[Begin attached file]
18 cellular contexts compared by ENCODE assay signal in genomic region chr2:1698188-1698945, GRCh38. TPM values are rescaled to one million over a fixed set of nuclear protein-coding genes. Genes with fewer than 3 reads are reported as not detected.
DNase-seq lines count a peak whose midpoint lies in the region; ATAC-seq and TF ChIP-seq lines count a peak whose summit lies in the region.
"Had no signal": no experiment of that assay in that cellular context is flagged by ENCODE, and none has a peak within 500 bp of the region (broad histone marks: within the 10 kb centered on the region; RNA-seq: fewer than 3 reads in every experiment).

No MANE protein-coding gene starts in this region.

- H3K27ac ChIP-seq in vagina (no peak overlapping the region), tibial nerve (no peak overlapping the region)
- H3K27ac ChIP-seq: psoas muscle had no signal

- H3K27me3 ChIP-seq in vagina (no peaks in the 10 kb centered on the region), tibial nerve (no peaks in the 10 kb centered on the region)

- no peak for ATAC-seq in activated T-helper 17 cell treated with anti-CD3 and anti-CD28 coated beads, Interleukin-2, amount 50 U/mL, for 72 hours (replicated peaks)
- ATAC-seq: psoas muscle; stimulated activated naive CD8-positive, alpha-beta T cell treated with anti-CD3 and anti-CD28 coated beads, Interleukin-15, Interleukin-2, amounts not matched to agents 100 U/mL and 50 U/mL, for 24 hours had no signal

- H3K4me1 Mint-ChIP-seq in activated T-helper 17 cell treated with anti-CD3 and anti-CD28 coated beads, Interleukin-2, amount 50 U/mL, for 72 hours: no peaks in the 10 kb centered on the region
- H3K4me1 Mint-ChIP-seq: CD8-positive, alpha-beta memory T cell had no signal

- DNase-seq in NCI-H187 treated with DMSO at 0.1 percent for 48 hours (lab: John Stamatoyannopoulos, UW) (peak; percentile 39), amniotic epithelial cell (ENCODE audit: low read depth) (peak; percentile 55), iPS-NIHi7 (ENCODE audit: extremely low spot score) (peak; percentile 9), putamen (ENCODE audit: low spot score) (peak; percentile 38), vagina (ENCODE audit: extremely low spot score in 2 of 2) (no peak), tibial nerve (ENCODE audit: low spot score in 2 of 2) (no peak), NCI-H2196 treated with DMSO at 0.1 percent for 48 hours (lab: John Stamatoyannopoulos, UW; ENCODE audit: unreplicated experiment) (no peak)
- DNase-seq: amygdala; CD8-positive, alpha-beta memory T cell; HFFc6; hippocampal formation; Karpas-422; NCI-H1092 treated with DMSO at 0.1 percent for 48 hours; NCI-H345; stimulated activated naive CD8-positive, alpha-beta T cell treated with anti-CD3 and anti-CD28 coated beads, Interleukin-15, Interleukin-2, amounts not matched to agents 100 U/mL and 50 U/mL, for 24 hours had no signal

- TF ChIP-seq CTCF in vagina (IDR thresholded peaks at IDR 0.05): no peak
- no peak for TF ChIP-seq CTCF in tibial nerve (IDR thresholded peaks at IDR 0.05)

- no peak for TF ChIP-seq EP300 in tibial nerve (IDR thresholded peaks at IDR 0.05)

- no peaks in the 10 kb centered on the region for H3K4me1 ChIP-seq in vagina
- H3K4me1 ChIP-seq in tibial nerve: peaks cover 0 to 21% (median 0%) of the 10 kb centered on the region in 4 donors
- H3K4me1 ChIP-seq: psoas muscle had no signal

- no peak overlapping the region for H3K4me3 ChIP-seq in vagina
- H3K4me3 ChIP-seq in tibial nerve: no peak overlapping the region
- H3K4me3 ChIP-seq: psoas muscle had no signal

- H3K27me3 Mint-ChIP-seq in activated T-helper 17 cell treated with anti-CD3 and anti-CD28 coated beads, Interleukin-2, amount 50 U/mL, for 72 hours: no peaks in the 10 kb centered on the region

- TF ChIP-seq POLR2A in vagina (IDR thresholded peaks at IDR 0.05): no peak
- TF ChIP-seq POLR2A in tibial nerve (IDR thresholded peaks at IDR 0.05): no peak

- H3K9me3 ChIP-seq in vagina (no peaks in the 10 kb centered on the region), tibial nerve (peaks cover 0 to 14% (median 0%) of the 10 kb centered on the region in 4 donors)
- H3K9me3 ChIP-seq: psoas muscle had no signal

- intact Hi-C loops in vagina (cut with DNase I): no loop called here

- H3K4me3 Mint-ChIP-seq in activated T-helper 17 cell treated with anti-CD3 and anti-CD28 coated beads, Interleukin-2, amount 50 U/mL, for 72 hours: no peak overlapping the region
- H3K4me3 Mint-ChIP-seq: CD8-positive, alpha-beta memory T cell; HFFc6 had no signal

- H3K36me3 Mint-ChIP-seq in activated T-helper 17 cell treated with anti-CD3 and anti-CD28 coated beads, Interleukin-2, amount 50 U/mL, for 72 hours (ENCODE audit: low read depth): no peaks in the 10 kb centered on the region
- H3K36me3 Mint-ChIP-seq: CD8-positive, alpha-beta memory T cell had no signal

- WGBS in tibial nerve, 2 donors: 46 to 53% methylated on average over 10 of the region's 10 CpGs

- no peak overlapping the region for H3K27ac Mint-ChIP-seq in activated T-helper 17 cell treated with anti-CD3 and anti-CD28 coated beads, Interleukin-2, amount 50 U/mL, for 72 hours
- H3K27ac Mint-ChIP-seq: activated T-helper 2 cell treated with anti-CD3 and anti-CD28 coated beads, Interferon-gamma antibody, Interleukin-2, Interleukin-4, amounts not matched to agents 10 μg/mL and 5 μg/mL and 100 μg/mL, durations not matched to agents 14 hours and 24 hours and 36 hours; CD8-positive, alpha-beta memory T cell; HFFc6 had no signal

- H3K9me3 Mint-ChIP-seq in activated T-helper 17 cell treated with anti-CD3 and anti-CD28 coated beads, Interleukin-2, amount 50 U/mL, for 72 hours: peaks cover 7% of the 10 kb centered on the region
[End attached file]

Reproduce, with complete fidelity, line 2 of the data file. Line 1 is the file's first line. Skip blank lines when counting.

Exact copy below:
DNase-seq lines count a peak whose midpoint lies in the region; ATAC-seq and TF ChIP-seq lines count a peak whose summit lies in the region.